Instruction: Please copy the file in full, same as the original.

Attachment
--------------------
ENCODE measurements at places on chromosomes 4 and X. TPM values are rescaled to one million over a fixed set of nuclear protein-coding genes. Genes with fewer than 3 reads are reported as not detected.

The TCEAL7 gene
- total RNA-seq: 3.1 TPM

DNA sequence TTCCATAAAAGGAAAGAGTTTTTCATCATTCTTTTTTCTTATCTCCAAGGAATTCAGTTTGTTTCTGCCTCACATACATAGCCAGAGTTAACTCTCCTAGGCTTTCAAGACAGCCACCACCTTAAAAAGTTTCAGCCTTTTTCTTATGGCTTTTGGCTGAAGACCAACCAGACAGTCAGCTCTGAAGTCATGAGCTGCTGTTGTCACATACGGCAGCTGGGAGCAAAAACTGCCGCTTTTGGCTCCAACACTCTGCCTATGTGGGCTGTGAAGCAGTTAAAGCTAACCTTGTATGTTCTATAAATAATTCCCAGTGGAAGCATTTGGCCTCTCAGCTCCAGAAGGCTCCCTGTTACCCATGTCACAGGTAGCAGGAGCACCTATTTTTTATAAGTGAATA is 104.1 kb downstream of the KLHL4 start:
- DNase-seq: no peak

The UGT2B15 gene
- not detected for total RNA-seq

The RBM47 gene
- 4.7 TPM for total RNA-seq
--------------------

ENCODE measurements at places on chromosomes 4 and X. TPM values are rescaled to one million over a fixed set of nuclear protein-coding genes. Genes with fewer than 3 reads are reported as not detected.

The TCEAL7 gene
- total RNA-seq: 3.1 TPM

DNA sequence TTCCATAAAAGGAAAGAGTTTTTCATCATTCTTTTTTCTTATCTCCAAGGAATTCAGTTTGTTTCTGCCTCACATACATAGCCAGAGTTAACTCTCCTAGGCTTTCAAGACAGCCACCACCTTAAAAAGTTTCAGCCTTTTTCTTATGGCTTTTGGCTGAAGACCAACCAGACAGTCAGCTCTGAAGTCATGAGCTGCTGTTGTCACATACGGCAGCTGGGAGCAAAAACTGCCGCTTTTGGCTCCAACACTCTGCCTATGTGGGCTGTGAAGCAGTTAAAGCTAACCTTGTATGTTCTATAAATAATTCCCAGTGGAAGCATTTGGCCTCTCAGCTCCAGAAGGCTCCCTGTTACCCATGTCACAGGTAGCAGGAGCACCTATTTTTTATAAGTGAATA is 104.1 kb downstream of the KLHL4 start:
- DNase-seq: no peak

The UGT2B15 gene
- not detected for total RNA-seq

The RBM47 gene
- 4.7 TPM for total RNA-seq